The missing doctors: why do most women drop out of practicing medicine?

(Credit: Unsplash)

This article was exclusively written for The European Sting by Ms. Yusra Abid Shah, a Pakistani 5th year medical student in Oman. She is affiliated with the International Federation of Medical Students Associations (IFMSA), cordial partner of The Sting. The opinions expressed in this piece belong strictly to the writer and do not necessarily reflect IFMSA’s view on the topic, nor The European Sting’s one.

It is very easy to find women in medical schools, in fact in some countries, like in my home country Pakistan, female students make up 85% of the student population and yet they form the minority of the health workforce for most countries. This imbalance has led to a severe shortage of doctors in some regions, which has forced national medical councils to make reckless decisions. 

An article published in 2018 showed that Tokyo medical university falsified the test scores of female applicants to stop them from entering their school because they believed that once they were married and had children, they would be unable to continue their duties as doctors. Other studies have also shown that very few women chose to continue studying and specialize, hence most medical specialties are male-dominated.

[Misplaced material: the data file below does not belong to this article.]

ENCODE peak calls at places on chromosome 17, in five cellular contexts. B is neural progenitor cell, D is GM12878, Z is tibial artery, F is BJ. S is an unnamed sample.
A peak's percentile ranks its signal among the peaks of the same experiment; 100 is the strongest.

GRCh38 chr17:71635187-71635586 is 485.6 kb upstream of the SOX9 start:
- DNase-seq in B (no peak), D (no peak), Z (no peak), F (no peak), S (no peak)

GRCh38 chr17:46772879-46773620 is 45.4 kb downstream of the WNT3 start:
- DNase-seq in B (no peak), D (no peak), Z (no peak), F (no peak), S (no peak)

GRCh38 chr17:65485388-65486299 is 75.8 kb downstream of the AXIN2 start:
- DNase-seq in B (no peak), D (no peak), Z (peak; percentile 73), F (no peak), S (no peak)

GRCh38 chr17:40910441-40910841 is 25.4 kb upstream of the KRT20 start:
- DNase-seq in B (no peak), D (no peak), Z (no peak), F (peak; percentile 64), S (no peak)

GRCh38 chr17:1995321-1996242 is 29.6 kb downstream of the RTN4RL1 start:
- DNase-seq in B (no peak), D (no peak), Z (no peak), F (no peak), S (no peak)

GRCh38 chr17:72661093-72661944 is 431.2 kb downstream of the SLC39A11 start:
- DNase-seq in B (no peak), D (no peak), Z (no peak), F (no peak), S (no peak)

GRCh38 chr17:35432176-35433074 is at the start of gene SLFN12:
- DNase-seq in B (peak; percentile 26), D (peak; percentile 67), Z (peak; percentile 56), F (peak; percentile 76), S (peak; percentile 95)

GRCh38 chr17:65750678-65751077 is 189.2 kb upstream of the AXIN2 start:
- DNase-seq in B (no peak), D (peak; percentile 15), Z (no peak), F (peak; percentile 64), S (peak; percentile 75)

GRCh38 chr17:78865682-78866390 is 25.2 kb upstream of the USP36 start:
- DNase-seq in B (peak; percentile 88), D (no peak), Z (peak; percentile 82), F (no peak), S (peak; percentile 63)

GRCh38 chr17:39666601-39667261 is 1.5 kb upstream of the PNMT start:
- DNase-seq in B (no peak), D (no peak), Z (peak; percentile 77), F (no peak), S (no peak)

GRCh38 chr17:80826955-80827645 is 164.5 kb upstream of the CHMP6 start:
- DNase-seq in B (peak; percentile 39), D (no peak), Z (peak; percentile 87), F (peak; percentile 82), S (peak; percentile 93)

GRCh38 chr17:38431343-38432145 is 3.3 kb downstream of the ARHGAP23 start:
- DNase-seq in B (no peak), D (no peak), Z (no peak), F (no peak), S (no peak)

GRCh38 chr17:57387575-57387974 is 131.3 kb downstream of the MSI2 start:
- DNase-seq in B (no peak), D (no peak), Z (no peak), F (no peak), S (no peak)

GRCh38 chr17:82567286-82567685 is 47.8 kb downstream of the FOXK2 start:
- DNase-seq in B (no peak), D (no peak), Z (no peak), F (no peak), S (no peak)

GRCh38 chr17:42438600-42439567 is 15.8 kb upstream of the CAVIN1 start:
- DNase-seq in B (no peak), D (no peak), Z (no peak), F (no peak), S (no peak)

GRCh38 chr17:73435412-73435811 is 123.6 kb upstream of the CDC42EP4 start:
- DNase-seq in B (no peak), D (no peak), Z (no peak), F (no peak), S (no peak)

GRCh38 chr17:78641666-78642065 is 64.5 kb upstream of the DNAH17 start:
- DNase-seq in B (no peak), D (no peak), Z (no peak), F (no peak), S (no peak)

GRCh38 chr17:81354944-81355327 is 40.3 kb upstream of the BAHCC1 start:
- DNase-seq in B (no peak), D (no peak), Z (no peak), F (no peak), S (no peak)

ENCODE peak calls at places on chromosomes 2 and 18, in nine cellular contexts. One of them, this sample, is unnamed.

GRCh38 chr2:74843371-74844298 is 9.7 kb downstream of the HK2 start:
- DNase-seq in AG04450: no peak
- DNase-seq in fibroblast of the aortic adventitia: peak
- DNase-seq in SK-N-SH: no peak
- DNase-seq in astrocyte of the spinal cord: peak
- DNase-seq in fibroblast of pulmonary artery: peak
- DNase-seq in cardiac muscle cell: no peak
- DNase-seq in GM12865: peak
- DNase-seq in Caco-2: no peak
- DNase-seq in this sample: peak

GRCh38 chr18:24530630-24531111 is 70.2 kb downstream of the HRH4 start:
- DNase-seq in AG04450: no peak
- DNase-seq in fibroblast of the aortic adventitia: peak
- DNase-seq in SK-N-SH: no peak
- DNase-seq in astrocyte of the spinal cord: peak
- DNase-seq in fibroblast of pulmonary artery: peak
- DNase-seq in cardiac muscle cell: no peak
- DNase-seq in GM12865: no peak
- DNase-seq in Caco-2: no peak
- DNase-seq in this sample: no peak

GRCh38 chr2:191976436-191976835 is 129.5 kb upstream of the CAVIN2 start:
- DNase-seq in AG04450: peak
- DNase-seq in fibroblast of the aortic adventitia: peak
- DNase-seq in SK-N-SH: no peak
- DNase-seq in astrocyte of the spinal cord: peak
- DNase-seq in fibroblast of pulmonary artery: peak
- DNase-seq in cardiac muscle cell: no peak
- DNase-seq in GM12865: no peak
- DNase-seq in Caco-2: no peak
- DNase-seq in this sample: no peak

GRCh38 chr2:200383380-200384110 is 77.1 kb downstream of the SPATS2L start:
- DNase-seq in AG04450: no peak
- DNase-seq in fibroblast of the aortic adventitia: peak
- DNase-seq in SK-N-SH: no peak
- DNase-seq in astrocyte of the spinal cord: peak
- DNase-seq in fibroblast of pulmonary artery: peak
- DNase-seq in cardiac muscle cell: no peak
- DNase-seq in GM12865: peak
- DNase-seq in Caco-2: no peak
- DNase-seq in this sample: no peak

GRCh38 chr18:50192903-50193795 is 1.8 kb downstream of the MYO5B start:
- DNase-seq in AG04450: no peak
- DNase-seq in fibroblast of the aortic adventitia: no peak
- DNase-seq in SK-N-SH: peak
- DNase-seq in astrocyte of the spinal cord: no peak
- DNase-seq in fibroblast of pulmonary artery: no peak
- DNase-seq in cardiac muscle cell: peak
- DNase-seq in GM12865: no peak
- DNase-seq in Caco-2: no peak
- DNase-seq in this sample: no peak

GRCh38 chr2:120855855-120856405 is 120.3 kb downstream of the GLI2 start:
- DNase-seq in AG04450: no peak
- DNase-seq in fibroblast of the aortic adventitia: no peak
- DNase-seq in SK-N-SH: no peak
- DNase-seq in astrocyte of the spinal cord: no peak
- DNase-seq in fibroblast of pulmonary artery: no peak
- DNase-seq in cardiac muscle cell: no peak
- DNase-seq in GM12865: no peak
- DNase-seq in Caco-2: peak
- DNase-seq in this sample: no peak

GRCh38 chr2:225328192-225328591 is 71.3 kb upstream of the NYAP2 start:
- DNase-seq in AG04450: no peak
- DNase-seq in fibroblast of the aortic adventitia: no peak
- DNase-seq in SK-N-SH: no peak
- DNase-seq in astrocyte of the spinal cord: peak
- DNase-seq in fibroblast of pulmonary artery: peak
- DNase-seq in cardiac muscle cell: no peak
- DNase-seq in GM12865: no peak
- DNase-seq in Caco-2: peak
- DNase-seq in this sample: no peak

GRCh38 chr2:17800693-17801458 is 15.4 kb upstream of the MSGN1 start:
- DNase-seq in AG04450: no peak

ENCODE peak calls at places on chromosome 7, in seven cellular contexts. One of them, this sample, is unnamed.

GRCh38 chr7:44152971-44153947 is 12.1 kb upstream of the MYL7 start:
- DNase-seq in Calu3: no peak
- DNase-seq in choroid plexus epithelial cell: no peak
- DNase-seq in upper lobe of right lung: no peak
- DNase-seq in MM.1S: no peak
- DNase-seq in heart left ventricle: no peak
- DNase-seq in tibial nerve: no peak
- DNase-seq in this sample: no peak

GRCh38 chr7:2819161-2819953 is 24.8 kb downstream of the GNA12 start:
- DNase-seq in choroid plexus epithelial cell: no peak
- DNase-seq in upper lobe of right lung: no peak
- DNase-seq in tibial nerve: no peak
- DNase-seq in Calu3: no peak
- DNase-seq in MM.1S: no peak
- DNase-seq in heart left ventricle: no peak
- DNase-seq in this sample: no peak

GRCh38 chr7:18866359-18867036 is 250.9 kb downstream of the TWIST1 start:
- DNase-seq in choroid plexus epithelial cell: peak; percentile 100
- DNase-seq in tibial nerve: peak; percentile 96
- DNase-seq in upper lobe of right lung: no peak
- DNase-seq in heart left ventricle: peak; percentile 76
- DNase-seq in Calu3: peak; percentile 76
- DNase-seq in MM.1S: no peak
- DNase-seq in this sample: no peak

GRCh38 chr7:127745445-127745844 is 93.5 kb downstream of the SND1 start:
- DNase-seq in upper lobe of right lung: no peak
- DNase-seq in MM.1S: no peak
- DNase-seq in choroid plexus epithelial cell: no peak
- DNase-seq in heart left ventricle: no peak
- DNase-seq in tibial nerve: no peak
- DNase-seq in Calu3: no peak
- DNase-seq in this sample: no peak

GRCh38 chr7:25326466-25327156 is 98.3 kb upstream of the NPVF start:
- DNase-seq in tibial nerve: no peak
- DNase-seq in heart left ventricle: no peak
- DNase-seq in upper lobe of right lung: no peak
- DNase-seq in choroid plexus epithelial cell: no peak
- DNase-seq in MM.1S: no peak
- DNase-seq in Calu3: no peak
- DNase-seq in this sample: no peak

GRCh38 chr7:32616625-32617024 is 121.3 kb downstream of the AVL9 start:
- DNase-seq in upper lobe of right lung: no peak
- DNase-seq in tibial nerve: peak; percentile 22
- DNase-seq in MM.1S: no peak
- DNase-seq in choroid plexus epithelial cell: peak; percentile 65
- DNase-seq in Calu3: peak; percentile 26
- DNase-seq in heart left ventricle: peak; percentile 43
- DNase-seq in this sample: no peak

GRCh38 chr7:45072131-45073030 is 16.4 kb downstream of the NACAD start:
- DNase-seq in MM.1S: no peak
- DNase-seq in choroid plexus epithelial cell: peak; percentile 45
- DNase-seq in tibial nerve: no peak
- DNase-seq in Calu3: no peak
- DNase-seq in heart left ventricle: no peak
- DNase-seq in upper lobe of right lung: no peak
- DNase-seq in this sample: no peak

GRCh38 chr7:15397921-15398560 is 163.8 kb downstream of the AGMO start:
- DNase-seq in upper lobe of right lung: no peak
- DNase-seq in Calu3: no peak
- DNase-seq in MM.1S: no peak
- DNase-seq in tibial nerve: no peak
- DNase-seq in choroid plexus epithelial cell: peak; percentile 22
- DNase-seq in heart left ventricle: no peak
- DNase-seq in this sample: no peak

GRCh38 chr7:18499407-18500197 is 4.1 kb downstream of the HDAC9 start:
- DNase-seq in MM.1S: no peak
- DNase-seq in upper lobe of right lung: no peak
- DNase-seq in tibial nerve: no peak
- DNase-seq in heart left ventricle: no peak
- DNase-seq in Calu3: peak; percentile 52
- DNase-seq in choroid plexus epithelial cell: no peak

Why do so few women proceed into the workforce or pursue specializations?

Women who choose to marry and have children find it very difficult to continue into the workforce because of poor working conditions. Hospitals and health institutions provide inadequate support for women, and there is also a lack of childcare facilities. Another major contributing factor is the stereotypical gender roles and societal norms that dictate women as the primary caregiver because of which they receive little to no help in child rearing. Hence women must often decide between furthering their careers or starting a family. This is also one of the biggest reasons why a very small number of women choose to study further and specialize. To become a specialist, doctors must work full time, which is often a challenge for mothers who must also care for their children. Other reasons for discontinuation include harassment and gender-based discrimination by their male colleagues.

How do we fix this problem? 

Working conditions have to be improved; hospitals need to become more accommodating to women by allowing more flexible hours of work and introducing part-time specialist training. Most importantly, gender roles need to be redefined. Men need to start advocating for and supporting women in the workplace, and they need to play a more active role in childcare. Health and labour ministries must introduce paternity leave and modernize these policies so that one partner does not bear all the responsibility of parenting.

In addition, countries must create and develop mandates for Equal Employment Opportunity so that both male and female doctors can thrive and have equal opportunities, and these laws must also address and bridge the significant pay gap that is persistent across medical specialty and country of practice.

Finally, male doctors who harass and make sexist remarks against their female counterparts must be held accountable for their action. Directors of the respective healthcare facilities must thoroughly investigate each claim, and those found guilty must be penalized.

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